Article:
Housing starts are up across Greater Victoria and the rest of Vancouver Island, but figures also show considerable variability across municipalities. (Black Press File)

Housing starts are up across Greater Victoria and the rest of Vancouver Island, but figures also show considerable variability across municipalities. (Black Press File)

Increased rental construction boosts housing starts across Greater Victoria

Rest of Vancouver Island experiencing spillover effect from Greater Victoria

Housing starts are up across Vancouver Island, but a closer look reveals significant variations among municipalities, according to new figures from the Canadian Mortgage and Housing Corporation (CHMC).

Housing starts in Greater Victoria continue to trend up, rising 21.2 per cent year-to-date in 2019, despite a drop of more than 45 per cent in Saanich, Vancouver Island’s largest municipality.

Housing starts are also up in Nanaimo, where starts rose almost 64 per cent year-to-date. Courtenay, meanwhile, saw new housing starts rise 82.4 per cent, while Parksville recorded an increase of 138.2 per cent. Campbell River, meanwhile, recorded a drop of 43.1 per cent, while Duncan, recorded a drop of 50 per cent.

Port Alberni recorded an increase of 20 per cent, but from a very low base, with actual housing starts rising by two.

These large fluctuations point to one of the emerging characteristics of the housing market on Vancouver Island, said Braden Batch, a CHMC senior analyst.

Developers are shifting away from single-family homes towards condominium or rental apartments, he said. Accordingly, housing starts can experience sudden spikes, he said.

“You are seeing a demand for more affordable housing and this supply responds to it,” he said.

Of interest is the variation within Greater Victoria, where housing starts have varied widely. Housing starts in the City of Victoria saw a huge increase year-to-date, jumping to 347 starts from 13, with most of the increase in the category of apartments (331). Nearby Esquimalt also recorded a steep increase with new housing starts jumping from four to 78.

RELATED: Pace of Canadian housing starts up in March on seasonally adjusted basis: CMHC

Compare this to Saanich, where housing starts dropped by 45.2 per cent, with the largest drop in the category of apartments. Overall, Vancouver’s Island’s largest community recorded 120 housing starts, down 219 from the previous period of comparison.

Oak Bay, another core community of Greater Victoria, also recorded a drop of almost 47 per cent in new starts year-to-date.

Looking to the outer communities, Langford recorded an increase of 43.4 per cent, with the biggest increase in apartments. Of the 482 new housing starts, 395 were apartments.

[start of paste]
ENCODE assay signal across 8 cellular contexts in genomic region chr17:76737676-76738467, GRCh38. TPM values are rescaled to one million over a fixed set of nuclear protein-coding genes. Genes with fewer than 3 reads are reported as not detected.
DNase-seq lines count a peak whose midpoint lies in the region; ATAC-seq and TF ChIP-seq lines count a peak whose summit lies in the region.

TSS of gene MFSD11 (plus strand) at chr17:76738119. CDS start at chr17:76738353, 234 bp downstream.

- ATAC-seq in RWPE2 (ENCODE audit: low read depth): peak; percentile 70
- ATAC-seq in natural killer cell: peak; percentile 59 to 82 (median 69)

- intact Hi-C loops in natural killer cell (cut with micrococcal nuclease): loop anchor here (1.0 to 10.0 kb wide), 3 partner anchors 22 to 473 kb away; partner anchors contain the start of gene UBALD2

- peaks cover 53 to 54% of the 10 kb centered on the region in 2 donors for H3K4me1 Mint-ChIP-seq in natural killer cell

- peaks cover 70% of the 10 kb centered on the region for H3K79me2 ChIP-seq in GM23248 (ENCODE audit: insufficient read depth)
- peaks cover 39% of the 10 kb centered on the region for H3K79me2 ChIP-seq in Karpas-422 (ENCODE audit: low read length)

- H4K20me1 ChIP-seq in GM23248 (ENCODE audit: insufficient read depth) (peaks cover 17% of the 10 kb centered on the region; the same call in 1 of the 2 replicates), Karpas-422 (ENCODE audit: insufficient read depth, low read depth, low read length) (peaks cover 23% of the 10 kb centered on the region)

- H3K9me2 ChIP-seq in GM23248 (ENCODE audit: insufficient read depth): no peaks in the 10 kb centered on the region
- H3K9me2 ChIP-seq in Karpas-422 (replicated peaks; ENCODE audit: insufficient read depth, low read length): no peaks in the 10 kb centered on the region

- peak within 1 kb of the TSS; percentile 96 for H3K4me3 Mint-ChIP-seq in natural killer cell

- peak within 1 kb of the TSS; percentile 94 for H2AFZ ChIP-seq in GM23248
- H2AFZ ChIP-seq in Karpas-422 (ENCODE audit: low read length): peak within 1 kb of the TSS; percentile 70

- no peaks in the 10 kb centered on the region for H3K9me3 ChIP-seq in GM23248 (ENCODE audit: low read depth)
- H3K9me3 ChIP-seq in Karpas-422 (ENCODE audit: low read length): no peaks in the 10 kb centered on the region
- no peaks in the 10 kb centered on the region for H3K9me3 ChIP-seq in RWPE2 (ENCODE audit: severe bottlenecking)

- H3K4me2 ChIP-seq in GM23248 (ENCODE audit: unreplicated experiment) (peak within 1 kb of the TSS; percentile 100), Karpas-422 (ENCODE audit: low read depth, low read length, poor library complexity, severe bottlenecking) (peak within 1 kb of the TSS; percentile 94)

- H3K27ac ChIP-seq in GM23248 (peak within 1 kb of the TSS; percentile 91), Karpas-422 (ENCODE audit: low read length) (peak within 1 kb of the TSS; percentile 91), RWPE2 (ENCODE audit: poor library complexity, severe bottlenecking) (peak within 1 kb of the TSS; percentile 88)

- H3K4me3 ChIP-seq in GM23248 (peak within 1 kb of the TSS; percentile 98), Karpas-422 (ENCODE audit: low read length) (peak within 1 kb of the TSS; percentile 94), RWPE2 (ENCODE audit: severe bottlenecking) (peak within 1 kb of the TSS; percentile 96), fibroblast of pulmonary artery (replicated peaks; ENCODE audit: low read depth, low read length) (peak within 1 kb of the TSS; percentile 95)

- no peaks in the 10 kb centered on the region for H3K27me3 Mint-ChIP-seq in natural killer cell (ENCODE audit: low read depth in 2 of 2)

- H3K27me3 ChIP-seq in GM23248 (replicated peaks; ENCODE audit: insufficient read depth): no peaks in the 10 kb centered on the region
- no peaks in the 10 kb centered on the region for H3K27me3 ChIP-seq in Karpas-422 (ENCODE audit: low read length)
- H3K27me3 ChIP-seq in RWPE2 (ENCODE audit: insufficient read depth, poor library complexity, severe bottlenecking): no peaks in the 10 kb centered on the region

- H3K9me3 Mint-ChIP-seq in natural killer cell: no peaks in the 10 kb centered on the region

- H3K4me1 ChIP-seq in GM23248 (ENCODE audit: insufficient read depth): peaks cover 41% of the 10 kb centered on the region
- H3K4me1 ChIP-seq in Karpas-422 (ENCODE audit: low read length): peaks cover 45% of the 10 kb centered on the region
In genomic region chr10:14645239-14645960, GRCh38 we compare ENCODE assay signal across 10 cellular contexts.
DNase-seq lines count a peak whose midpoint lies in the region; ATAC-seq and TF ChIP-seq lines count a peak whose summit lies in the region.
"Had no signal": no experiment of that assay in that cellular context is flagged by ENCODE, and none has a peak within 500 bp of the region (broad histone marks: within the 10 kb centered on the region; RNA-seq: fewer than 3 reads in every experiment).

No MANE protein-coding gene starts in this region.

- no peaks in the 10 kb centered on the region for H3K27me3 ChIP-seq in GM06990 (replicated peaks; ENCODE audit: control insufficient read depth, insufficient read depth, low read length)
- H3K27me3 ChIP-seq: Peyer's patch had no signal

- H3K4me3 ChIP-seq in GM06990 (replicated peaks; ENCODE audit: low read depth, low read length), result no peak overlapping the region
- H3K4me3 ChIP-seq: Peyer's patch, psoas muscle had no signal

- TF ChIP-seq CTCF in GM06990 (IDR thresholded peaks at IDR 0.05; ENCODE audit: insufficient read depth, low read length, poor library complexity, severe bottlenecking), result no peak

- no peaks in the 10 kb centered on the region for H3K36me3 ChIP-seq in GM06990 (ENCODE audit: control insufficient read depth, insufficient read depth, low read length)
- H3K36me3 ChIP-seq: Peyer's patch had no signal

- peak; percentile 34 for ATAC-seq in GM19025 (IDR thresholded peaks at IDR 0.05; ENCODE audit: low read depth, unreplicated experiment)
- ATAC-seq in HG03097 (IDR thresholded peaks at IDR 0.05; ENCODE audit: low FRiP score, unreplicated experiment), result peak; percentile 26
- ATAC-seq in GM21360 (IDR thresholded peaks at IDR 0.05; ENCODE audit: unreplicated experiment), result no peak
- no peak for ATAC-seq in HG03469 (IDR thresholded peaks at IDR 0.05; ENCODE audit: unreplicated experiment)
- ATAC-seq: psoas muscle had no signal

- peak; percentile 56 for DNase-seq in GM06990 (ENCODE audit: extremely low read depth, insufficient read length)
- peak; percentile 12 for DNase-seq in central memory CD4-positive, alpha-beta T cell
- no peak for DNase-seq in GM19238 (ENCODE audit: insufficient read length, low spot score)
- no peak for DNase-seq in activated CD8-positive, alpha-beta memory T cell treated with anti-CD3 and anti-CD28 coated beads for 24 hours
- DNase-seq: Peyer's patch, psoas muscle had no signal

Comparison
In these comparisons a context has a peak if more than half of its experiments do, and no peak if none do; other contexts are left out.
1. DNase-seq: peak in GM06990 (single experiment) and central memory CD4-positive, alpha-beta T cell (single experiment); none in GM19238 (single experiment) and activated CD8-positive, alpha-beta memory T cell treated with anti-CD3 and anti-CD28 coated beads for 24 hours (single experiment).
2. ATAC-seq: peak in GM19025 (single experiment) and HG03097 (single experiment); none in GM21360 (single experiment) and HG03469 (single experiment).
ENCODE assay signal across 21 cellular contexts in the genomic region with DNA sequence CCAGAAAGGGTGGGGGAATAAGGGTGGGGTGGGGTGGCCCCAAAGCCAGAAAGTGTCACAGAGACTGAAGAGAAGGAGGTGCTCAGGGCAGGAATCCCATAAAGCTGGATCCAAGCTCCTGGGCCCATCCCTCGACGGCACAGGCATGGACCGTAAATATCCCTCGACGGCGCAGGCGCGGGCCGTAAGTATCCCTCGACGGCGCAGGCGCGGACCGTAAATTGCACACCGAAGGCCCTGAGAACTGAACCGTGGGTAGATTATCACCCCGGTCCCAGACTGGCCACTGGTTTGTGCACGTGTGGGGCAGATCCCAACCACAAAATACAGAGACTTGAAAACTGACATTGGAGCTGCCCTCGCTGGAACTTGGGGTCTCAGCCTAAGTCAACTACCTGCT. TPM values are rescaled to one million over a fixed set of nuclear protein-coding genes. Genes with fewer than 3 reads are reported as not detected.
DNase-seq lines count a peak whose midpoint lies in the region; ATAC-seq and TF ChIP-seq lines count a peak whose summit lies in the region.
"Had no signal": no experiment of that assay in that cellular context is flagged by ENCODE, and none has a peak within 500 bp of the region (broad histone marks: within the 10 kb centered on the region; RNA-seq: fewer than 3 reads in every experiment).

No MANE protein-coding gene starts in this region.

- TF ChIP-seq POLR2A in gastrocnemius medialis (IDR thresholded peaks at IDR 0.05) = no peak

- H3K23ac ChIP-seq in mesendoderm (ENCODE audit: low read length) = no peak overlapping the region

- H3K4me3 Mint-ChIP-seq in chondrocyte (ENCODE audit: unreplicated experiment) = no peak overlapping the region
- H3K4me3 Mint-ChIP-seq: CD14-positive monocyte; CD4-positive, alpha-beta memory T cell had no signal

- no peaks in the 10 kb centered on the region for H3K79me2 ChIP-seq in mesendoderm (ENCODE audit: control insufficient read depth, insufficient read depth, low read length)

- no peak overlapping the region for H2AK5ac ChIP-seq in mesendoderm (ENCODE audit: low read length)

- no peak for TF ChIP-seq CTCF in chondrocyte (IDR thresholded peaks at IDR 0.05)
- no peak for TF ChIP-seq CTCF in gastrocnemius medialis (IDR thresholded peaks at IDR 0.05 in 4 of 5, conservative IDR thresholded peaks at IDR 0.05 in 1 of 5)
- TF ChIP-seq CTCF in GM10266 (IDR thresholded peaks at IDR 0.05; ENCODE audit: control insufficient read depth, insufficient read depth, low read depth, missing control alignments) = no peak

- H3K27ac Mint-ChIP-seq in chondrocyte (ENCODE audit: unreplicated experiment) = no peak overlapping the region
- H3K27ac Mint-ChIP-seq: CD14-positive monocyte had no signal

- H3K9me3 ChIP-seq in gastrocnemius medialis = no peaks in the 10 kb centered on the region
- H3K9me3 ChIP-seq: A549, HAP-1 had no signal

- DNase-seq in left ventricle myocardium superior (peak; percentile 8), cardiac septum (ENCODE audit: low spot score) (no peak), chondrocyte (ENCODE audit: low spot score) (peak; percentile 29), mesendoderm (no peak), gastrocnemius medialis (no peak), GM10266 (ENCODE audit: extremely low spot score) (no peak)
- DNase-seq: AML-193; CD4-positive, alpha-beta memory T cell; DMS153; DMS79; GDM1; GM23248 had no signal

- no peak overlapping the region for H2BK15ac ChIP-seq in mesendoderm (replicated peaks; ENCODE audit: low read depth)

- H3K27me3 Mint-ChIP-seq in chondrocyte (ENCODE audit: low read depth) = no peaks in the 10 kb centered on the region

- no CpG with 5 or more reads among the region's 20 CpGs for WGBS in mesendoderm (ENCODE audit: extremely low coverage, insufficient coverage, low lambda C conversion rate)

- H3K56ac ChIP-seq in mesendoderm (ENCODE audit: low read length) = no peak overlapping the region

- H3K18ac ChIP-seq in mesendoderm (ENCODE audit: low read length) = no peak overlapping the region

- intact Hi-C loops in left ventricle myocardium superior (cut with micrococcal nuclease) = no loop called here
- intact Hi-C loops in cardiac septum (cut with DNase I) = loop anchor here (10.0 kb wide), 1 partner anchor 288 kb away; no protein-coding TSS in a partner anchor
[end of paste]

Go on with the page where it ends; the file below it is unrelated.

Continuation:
Batch said he could not offer a clean reason for the big differences between Saanich and Langford. The availability of building space and general planning processes are among the factors that might account for the differences, he said.

Sooke, meanwhile, recorded a drop of 31.1 per cent, while Colwood recorded a drop of 64 per cent.

The West Shore communities of Metchosin, View Royal and Highlands also recorded significant drops in terms of percentages, but the low number of actual new starts in those communities render those figures nearly meaningless. For example, Highlands has yet to record a housing start, after recording all of two during the previous period.

Figures from the Saanich Peninsula show that Sidney (down 35.7 per cent) and North Saanich (down 82.9 per cent) recorded drops in housing starts, while Central Saanich recorded an increase (80 per cent). Again, actual housing starts in those communities are generally small, leading to significant fluctuations, at least in terms of percentages.

This said, the figure painted is relatively clear. Communities with a rising number of housing starts are building apartments, eschewing single family homes. Of the 1,196 housing starts in Greater Victoria, 887 fell into the category of apartments.

Looking at new housing starts by market type, condominiums accounted for 55 per cent, followed by rentals with 28 per cent.

Just as Victoria experienced a spillover effect from Vancouver’s real estate market, Nanaimo and other communities outside the Capital Region are experiencing a spillover effect from Greater Victoria, said Batch, with the proviso that Nanaimo is also experiencing a spillover effect by virtue of having a direct ferry connection to the Lower Mainland.

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